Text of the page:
2011 · architecture · beauty · familia · Germany · love love love · Road Trip · travel

EPRT II Day One/Two

The EPRT II (European Parent Road Trip Part II) started off with us flying into Düsseldorf. Me, flying in from Mallorca, and my parents flying Phoenix – Chicago – Warsaw – Düsseldorf. Wasn’t sure about that whole extra stop for them until I looked at where dad bought his tickets – CheapO Air. Yup, that’s my Dad! Love him!

I had booked us a night at the Düsseldorf hotel Stage 47. We had the Maisonette Suite which was a lovely two-story room for the price of 170 euros. My roll away bed was about the skinniest thing you have ever seen but since I am skinny, we worked it out. A nice dinner at a Thai restaurant just down the street and then it was time to hit the sack.

The next day we headed towards Wesel, Germany. Felix’s parents have a gorgeous townhouse in the middle of the city. During World War II,as a strategic depot, Wesel became a target of Allied bombing. On the 16, 17 and 19 February 1945, the town was attacked with impact and air-burst bombs, which destroyed 97% of the city. Felix’s parents home is one of the few that survived. It is at least five stories tall with an incredible huge wooden staircase that runs through the middle of it. And his mom is such a great decorator she has made the entire place, including the backyard to the most sweetest, most comfortable home you would ever want to live in.

So, after kisses of hello, a glass of rosé champagne and a piece of strawberry cake we headed off towards Xanten.

Xanten is the only German  town whose name begins with an X. The history of Xanten goes back to the Romans, who founded the settlement of Colonia Ulpia Traiana in 15 BC. That is a reeeeeeaallly long time ago. But by 275 it was mostly destroyed by Germanic tribes. But nowadays it has been rebuilt within the Archäologischer Park to see how the town might have been. The Nühlens (Felix’s parents) said the park is an all day thing so we only went to the Römer Museum. And it had so much to see and you get (for a small fee) your own handset which tells about each area in museum, it works as a listening device but also has videos reenacting moments from that reeeaaallllyy long time ago.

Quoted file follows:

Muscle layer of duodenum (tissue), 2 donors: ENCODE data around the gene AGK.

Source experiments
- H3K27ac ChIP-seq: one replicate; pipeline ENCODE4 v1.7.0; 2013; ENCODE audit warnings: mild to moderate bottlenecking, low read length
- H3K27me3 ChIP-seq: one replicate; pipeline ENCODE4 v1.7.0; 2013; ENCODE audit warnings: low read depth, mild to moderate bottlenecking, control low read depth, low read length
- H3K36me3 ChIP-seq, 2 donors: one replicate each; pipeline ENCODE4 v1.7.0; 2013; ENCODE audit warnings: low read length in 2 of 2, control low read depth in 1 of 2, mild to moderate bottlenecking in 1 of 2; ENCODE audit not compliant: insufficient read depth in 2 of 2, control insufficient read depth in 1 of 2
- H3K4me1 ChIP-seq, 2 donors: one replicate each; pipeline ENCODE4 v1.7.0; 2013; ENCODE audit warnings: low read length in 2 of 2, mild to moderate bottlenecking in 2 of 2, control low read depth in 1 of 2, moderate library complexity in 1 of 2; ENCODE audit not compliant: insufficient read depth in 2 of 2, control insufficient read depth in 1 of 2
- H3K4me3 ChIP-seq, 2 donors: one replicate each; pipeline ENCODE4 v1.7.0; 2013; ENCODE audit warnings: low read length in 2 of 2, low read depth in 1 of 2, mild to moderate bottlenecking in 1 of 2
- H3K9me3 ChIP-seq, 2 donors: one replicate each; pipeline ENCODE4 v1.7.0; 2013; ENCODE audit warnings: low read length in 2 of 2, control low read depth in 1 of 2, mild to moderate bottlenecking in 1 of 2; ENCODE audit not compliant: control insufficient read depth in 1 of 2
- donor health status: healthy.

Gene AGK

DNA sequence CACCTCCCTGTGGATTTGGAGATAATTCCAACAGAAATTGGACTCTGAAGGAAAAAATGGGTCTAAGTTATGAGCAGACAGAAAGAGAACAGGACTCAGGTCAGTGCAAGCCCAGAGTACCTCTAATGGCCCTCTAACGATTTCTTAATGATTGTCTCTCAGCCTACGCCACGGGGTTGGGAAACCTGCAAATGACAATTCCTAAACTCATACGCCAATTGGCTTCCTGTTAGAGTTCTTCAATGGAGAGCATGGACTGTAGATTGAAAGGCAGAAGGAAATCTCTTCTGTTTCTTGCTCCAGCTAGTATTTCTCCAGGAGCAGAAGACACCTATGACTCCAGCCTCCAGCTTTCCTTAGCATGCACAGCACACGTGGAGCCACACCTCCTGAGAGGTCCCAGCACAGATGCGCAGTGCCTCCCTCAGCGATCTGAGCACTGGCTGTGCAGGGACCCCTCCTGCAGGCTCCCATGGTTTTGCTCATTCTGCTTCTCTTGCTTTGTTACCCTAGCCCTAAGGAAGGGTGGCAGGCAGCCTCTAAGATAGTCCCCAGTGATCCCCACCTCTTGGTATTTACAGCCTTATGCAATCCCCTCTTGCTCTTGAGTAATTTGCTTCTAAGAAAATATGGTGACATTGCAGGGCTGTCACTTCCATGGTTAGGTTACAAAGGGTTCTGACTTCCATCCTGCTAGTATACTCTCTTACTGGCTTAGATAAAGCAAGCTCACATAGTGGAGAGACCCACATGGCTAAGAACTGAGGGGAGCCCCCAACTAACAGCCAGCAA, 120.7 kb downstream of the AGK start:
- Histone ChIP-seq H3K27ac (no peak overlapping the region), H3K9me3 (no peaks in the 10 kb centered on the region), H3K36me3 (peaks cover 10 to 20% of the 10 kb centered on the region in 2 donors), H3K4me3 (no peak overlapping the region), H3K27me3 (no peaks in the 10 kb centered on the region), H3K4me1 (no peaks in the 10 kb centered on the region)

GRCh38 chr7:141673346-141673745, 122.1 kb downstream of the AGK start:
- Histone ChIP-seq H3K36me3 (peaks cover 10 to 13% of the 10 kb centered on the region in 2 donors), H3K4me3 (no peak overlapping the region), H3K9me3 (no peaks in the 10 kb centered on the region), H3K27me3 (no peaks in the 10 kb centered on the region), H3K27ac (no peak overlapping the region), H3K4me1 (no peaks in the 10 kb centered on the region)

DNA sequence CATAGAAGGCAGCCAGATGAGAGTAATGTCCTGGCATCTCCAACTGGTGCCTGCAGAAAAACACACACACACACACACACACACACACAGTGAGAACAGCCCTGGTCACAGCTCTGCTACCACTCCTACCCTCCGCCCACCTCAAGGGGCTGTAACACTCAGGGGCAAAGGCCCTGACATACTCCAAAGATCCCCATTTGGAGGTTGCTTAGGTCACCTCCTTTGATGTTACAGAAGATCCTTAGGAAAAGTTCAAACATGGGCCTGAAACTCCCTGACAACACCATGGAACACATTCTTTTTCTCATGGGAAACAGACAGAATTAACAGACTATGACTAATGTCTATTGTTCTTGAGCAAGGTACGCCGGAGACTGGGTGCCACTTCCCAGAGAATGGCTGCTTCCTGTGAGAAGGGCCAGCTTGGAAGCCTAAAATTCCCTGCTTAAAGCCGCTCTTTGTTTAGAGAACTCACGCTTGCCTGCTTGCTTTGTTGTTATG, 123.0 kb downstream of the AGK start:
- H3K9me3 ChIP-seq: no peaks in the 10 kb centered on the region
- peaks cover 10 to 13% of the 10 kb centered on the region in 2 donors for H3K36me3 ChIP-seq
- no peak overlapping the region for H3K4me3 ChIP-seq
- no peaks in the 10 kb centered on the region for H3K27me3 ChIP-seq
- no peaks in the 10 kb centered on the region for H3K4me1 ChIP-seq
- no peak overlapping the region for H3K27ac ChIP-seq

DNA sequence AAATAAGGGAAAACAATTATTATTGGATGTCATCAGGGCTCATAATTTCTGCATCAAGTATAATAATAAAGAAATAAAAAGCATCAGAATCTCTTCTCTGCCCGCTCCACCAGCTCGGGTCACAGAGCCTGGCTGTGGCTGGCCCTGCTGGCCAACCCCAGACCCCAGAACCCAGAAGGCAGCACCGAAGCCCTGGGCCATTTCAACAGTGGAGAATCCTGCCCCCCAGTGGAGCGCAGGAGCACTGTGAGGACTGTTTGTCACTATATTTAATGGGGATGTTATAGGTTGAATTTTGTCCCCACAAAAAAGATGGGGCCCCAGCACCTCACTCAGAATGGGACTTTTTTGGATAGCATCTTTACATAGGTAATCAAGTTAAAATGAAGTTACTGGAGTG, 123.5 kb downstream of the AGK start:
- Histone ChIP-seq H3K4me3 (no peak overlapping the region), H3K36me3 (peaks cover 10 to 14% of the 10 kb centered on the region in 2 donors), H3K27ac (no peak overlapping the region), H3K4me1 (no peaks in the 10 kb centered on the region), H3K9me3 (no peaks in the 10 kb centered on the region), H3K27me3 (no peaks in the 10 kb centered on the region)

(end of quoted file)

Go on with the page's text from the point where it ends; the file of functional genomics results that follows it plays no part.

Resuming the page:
Among the exhibits on display are the remains of a Roman boat, suspended from the ceiling at a height of 12 metres. Further highlights are a stunning, large mural and the oldest and best preserved Roman cannon yet discovered. Spanish oil amphorae, silver tableware, pottery and a considerable collection of Roman army weapons and equipment are also on display.

The parents at the Römer Museum in Xanten, Germany

After the museum we saw the cobblestone streets and the church in Xanten – all so very lovely. And then we headed towards the town of Kevelaer, Germany. The clouds were menacing and there was thunder in the distance but we were able to see the Chapel of the Candles and the Chapel of Grace. Two very beautiful and different things!

Xanten Dom

The Chapel of Grace is a very small but very richly decorated hexagonal building built in 1654. Hundreds of people come to pray at the chapel every day. Even the Pope has been there! The story about the building is interesting and unusual. I am only going to give the overview but if you are dying for more, go here for the full story.

A traveling salesman, Hendrik Busman in 1641 prayed at his usual spot where he heard a mysterious voice that said, “Build me a chapel on this spot”, which he then heard three other times on this same spot. By the way, all sites that I have read about this story claim he was a very sober man for those days. Which makes me laugh, did all drunks have the same voice echoing in their heads? Anyways, soon after Busman’s wife had a dream of a postcard offered for sale to her by two soldiers. She told her husband and he made he go find the card and buy it. That card is still there today. It was such a tiny place I never realized the importance of it until now.

And only a few steps away was the Chapel of Candles which you have hopefully already seen on my last post. Felix’s dad thought there were too many candles. But Felix’s mom and I disagreed. They were beautiful! They are kind of like shoes, you can never have too many.

Stay tuned for Stralsund and Rügen Island!


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